Stevens is a yeoman aboard the guided-missile cruiser USS Lake Erie. He's on deployment in Subic Bay, Philippines, after spending several months in the Persian Gulf supporting combat operations. He processes reams of forms, letters and orders for more than 300 sailors aboard Lake Erie. Everything has to be perfectly formatted to Navy writing standards: precise, exact and perfect. There's no room for error or creativity.

What most of Stevens' shipmates don't know is he's also a self-published poet.

"When you think 'military,' you don't think 'poetry,'" Stevens said. "So it's an unnerving experience putting something out there for your peers to see and possibly judge."

Putting Emotions on Paper

Stevens developed a love for words early on and found sanctuary in putting his emotions on paper. He grew up on the north side of St. Louis, one of nine children. Money was tight, and his parents did the best they could with a large family to feed. His siblings often talked about what they wanted to be when they grew up, but to Stevens it seemed to be all talk. He knew he had to be different; he had to make his move.

"I always wanted to be a rapper," Stevens said. "On a dare, I got myself into spoken-word poetry. Words have always meant something to me, and poetry is what I loved the most. By the time I was 16, I was teaching poetry at a camp. Kids would come in really hesitant, but by the time they left, they had a love for it."

From then, his affinity for poetry just took off, he said. He made up his mind that he wanted to be a published poet, but didn't know how and when.

Determined to Achieve His Dream

By the time Stevens joined the Navy in 2014, he had yet to try his hand at writing a book, despite having already made a name for himself in his hometown as a poet. He had embarked on a new journey as a sailor, but he was determined to achieve his dream of getting published. He set to work putting his heart onto paper in the little time he had between shifts and studying for his job.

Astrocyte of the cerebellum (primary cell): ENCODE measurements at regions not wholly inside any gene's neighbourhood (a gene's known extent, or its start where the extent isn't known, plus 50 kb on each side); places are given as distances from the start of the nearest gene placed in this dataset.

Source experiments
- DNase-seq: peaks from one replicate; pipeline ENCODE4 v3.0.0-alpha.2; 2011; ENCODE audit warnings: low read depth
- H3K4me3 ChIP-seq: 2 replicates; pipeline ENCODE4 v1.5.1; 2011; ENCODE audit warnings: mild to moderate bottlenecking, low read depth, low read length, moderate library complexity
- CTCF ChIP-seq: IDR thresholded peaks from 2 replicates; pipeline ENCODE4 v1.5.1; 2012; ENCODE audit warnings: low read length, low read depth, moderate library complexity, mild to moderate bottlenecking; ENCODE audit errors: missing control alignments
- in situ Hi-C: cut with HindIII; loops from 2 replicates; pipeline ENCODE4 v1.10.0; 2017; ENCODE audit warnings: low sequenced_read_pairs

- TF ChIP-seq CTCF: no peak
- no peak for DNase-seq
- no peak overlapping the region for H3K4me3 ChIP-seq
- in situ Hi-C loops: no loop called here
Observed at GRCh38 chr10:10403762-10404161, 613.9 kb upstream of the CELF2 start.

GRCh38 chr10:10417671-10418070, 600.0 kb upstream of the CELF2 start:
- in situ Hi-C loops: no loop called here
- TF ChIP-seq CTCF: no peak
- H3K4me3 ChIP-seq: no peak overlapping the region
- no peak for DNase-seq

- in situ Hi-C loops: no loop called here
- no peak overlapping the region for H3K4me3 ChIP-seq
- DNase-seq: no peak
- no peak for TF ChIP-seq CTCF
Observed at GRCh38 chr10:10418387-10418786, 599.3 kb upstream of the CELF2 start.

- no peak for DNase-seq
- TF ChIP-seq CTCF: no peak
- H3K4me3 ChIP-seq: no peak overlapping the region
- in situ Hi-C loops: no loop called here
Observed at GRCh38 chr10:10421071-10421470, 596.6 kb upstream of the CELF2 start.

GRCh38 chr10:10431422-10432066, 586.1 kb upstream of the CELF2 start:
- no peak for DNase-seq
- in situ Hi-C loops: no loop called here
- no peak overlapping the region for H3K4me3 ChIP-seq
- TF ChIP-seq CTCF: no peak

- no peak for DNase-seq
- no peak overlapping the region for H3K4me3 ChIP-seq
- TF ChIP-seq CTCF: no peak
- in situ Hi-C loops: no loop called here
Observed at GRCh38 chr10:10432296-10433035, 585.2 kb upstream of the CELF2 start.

"I would write in my rack or get up in the middle of the night to find a free computer to type and edit," he said.

Stevens finally finished his book in July and used an online service to get it published.

"Publishing was actually a lot easier than you might think," said Stevens. "The most difficult aspect was making sure the book was in the right format. I sent in the 43 poems along with my cover design and signed the contract. When I finally received my hard copy, I couldn't stop smiling. This was it. This was my book. It was proof of something I created all by myself."

Titled, "When the Clock Strikes Twelve," Stevens' book is about his own life story -- his journey from growing up a big city to the sailor, man and father he has become.

"When my son asks me what I wanted out of life, I want to be able to tell him exactly what I wanted and the steps I took to achieve my dreams," he said. "I want him to understand who his dad was at that moment in time."

Seeking to Inspire

Modest about his writing, Stevens is working up the nerve to deliver the message of his poems to his shipmates, and that he hopes his words will be more than just read.

"I want people to take something away from the book," said Stevens. "Maybe someone is dealing with something internally that they can't tell anyone about. I hope that they find something in my book that helps them or gives them the strength to deal with it. Maybe the fact that the book is self-written and self-published inspires them. It might just inspire them to achieve something they've always wanted to do."

Navy Petty Officer 3rd Class Shanice Harrison from Ypsilanti, Michigan, a quartermaster assigned to USS Lake Erie, recently read Stevens' poetry and said she admires his work.

"It was real and raw, and I am so amazed by what he was able to create," Harrison said. "The fact that he wrote and published the book while on deployment floors me. So many people look up to Stevens, and I can't wait for everyone to read it. He has inspired me so much."

Now, as Stevens looks forward through deployment toward his new adventure as a father, he continues to write and is already well on the way to completing his next book of poetry.
"I'm taking an entirely different approach," he said. "It won't be anything like ‘When the Clock Strikes Twelve.' I hope people take to it."